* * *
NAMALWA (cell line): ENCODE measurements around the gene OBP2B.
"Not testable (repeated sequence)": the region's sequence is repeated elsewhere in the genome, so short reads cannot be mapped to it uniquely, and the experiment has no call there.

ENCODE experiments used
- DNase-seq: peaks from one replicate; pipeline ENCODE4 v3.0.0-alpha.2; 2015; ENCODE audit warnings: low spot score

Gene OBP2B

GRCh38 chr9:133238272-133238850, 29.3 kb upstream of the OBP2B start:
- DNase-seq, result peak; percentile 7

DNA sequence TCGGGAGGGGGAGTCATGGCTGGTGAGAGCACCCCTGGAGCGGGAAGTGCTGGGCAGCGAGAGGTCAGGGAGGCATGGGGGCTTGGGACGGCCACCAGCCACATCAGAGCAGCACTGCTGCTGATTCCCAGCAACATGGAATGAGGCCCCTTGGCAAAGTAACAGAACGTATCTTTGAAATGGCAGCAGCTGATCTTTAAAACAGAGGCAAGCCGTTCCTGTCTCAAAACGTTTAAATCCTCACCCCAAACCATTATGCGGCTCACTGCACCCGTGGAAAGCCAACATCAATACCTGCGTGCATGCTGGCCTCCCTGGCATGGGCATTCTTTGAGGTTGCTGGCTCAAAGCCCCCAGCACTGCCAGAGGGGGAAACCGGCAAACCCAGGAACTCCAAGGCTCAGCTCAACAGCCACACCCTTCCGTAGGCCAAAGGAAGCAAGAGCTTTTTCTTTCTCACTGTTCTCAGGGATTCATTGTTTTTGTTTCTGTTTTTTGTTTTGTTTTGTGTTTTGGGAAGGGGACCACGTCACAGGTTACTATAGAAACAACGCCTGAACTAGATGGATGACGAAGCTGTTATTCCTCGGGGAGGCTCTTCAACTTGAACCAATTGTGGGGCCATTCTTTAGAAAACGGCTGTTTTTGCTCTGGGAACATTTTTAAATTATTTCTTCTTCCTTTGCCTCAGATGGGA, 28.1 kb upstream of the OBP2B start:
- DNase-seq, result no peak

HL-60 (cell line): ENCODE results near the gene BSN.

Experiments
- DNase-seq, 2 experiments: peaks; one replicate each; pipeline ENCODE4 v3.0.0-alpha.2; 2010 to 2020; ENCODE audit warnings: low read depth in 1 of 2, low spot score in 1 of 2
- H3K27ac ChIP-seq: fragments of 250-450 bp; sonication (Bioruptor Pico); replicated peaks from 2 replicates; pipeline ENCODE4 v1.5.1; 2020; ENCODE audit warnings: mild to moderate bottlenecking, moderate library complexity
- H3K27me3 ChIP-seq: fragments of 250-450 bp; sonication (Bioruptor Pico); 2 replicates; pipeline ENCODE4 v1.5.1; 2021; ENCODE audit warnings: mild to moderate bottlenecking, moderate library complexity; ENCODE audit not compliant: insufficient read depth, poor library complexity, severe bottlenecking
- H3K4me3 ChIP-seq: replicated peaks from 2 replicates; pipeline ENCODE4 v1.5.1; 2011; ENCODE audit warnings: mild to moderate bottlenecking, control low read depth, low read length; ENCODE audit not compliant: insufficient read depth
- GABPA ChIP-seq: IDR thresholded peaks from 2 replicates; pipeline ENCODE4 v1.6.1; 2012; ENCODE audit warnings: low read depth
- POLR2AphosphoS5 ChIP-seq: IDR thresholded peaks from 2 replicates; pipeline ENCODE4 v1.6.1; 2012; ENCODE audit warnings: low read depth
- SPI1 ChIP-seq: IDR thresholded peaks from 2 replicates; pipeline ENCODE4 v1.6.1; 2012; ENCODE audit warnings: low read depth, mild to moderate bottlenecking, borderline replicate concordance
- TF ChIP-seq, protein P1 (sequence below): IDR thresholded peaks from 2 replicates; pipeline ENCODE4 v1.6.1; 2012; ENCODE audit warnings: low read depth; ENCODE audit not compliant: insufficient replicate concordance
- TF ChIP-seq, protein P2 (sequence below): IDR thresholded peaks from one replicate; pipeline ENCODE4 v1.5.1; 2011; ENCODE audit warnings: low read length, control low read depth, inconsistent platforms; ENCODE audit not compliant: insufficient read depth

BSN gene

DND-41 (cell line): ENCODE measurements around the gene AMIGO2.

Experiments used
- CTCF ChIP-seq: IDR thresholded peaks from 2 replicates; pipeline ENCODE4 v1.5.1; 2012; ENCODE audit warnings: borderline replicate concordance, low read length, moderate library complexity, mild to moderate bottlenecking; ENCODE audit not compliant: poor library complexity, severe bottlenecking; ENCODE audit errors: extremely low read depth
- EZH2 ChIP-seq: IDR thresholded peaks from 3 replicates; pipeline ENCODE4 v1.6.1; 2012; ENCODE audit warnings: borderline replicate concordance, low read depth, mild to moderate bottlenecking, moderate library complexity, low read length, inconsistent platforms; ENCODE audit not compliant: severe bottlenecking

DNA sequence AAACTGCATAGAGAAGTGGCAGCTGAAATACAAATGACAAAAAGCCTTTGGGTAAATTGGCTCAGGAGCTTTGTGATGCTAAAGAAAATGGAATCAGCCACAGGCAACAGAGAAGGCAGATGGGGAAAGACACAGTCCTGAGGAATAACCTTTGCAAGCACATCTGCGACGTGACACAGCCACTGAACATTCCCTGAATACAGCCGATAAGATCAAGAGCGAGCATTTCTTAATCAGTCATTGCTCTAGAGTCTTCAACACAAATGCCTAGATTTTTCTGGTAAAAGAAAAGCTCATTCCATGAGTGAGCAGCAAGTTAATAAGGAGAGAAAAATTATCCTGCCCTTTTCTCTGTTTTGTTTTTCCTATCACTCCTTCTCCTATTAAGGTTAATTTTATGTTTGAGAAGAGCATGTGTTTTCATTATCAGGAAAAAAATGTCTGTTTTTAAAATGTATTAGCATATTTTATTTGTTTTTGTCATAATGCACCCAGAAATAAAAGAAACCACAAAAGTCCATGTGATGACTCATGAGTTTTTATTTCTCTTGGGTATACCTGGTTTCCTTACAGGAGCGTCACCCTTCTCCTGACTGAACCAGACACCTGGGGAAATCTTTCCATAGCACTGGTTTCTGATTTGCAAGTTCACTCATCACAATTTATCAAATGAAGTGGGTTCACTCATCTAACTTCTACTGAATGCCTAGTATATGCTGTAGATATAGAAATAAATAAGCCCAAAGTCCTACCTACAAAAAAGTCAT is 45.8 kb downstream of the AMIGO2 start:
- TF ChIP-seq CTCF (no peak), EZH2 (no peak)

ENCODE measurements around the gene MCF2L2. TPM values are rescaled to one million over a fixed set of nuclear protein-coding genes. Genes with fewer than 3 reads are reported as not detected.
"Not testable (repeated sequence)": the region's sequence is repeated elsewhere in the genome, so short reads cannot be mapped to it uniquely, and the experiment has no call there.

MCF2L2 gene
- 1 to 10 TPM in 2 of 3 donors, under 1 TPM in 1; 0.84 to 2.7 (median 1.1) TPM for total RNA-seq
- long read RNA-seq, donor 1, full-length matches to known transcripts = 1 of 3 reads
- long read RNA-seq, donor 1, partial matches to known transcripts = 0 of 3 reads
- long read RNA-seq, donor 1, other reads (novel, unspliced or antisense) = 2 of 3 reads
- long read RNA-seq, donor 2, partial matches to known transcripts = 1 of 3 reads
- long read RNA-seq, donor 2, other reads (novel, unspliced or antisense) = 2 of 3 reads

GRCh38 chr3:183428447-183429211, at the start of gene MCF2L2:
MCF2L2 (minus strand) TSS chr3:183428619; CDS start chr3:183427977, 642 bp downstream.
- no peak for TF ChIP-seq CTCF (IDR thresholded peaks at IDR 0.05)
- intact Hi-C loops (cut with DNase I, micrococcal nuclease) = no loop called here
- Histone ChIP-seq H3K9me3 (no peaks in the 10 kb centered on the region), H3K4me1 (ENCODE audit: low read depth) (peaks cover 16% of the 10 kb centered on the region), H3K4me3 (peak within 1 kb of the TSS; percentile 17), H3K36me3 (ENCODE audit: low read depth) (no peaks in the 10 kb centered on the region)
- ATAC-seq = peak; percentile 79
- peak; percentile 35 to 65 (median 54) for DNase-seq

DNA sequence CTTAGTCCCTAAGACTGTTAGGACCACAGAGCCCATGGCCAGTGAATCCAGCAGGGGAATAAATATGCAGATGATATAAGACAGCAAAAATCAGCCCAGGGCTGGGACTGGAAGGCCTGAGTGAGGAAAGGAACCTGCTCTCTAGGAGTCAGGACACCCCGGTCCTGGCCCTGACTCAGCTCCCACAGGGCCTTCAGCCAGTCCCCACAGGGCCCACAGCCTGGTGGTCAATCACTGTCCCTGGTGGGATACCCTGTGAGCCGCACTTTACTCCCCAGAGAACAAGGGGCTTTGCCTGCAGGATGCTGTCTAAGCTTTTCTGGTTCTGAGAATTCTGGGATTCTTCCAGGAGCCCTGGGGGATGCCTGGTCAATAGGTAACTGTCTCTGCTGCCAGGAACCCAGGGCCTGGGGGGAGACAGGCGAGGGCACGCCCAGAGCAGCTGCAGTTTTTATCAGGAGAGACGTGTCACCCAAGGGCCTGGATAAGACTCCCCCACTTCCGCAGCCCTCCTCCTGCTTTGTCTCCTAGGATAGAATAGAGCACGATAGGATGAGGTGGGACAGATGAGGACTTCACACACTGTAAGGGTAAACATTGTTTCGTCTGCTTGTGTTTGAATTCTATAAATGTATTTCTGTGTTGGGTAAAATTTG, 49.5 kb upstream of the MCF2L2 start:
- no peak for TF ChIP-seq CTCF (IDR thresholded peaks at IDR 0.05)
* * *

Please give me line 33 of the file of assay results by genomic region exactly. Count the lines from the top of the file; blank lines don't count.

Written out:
- long read RNA-seq, donor 1, partial matches to known transcripts = 0 of 3 reads